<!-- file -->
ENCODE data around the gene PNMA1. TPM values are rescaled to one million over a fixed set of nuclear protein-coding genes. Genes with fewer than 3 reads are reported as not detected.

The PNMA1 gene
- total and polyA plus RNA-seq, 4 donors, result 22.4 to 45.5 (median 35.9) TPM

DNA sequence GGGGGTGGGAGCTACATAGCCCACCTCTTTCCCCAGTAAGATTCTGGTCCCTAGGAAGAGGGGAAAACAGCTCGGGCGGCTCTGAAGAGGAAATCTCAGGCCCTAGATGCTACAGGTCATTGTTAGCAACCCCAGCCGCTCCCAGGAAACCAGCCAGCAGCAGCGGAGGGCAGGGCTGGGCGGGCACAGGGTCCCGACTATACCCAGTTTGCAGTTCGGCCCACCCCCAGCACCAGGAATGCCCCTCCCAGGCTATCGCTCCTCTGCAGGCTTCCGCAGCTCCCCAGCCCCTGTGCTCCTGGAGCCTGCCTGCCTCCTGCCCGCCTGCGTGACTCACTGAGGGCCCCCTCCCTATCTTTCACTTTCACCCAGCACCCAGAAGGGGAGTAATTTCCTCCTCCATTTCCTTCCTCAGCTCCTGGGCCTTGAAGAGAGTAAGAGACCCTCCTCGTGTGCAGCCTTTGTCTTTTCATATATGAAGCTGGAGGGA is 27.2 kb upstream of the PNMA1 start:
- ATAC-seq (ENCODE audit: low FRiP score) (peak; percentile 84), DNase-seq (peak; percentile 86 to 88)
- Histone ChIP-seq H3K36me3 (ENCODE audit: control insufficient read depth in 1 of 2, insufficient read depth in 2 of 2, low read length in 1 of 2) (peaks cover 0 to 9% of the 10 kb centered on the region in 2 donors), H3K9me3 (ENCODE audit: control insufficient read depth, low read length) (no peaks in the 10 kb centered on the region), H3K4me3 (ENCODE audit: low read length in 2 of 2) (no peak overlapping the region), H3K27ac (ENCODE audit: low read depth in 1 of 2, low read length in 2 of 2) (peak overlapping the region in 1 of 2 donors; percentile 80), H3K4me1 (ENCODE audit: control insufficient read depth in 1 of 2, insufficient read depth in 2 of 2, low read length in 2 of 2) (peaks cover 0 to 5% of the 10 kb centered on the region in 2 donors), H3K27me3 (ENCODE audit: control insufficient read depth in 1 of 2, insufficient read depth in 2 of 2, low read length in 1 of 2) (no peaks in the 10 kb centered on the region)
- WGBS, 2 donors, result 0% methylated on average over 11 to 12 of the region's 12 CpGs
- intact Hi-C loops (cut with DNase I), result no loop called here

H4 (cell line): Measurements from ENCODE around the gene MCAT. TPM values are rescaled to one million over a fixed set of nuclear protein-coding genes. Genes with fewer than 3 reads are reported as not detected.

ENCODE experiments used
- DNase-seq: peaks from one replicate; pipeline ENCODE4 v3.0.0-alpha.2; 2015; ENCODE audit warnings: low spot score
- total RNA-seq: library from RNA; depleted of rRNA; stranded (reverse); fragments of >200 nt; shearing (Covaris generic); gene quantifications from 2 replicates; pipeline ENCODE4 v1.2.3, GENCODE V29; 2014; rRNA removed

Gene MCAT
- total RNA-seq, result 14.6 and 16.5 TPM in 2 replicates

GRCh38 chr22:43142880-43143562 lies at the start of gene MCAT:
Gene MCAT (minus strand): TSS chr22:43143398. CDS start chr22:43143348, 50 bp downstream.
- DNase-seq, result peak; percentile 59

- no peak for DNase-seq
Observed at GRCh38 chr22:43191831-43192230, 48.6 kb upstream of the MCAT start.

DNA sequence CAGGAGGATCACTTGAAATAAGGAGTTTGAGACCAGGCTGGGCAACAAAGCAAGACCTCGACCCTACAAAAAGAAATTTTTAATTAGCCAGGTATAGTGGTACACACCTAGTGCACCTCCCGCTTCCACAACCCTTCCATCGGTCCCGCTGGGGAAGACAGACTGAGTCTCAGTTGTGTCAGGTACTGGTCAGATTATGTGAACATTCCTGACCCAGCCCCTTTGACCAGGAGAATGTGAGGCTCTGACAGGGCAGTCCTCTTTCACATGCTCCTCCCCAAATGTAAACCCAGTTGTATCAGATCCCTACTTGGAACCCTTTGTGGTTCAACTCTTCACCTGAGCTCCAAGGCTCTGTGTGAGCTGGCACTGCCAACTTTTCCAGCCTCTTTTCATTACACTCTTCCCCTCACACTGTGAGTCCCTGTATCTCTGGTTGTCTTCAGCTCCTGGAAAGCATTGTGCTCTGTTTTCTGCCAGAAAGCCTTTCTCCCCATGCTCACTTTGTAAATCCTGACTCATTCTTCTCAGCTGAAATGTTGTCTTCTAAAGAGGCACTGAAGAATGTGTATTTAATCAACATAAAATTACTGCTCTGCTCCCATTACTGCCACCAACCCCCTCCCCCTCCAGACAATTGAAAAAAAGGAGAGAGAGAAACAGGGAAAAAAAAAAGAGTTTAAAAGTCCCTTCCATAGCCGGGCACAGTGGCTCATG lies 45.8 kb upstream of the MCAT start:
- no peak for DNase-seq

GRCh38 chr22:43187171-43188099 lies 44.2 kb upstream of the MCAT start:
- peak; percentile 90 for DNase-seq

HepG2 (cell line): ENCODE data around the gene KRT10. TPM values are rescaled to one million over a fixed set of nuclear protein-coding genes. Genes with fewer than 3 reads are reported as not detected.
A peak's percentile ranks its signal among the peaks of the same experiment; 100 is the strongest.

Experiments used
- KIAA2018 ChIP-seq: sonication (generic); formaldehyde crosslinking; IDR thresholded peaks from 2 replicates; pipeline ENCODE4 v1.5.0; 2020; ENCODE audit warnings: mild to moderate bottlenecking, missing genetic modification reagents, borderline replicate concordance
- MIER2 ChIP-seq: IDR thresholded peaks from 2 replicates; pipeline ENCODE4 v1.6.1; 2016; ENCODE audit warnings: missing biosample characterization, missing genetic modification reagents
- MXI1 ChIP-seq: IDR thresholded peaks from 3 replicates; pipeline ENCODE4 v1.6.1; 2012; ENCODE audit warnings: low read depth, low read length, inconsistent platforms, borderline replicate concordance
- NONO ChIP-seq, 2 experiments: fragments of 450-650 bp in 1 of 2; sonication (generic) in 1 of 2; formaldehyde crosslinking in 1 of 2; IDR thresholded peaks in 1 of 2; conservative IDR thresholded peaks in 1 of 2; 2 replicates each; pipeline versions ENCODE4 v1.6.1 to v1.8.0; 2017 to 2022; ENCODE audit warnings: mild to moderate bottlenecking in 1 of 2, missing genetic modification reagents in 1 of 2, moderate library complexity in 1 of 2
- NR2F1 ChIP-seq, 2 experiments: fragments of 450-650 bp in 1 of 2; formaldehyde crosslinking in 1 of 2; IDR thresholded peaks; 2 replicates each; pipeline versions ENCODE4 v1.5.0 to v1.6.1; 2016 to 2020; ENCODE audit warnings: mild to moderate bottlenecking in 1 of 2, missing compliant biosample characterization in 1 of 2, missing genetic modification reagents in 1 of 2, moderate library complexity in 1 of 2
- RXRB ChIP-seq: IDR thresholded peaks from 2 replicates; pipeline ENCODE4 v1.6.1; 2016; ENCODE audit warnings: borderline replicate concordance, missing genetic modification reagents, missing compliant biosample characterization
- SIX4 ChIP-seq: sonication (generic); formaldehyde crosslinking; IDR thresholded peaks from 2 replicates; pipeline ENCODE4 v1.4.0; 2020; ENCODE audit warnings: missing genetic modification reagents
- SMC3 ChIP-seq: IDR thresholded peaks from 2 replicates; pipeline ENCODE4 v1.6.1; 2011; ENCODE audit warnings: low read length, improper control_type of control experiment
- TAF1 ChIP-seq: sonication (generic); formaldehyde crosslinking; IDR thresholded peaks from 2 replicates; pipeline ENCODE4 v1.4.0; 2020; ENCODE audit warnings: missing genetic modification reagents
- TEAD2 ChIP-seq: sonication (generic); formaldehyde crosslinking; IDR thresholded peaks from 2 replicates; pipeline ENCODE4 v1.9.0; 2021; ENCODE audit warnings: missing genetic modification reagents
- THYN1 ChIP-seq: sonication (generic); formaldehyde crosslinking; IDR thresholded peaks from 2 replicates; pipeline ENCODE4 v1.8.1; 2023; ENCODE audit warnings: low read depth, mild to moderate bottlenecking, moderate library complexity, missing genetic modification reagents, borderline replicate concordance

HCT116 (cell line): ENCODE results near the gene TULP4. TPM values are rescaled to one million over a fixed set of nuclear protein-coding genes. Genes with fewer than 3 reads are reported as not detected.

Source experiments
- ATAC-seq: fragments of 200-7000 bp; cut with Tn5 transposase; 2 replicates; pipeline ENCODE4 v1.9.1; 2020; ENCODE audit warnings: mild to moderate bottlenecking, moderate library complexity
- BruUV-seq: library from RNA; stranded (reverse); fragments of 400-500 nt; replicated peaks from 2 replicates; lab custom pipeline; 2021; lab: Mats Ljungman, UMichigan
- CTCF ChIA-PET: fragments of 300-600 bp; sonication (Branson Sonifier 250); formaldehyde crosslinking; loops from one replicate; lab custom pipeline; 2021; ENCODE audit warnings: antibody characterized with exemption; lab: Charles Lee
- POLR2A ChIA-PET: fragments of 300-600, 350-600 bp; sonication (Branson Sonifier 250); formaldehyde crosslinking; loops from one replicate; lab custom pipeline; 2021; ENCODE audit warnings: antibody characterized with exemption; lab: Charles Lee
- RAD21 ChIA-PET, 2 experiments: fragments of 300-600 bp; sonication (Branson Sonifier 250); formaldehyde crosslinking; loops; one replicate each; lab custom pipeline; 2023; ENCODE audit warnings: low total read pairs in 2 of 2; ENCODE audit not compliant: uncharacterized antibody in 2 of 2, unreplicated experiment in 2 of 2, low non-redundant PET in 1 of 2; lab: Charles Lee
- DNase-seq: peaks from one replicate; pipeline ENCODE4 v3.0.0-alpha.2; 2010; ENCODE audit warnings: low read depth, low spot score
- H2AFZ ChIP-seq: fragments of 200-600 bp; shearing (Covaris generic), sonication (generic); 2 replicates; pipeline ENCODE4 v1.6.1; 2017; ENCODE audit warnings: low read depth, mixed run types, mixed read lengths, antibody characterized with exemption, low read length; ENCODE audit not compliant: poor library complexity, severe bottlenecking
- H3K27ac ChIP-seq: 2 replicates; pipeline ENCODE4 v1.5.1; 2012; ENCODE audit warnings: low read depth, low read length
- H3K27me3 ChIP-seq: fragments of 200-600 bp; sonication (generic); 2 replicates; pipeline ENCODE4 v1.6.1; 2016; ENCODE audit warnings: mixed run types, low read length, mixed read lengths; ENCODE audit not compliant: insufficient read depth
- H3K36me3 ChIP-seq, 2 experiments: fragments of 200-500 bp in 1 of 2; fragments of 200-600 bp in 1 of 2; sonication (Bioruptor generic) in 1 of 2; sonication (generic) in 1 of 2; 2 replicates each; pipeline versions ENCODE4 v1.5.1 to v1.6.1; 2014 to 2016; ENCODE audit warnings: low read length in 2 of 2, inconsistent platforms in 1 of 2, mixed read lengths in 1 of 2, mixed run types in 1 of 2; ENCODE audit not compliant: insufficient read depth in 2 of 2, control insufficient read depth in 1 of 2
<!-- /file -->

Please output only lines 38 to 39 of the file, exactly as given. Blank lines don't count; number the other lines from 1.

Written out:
HCT116 (cell line): ENCODE results near the gene TULP4. TPM values are rescaled to one million over a fixed set of nuclear protein-coding genes. Genes with fewer than 3 reads are reported as not detected.

Source experiments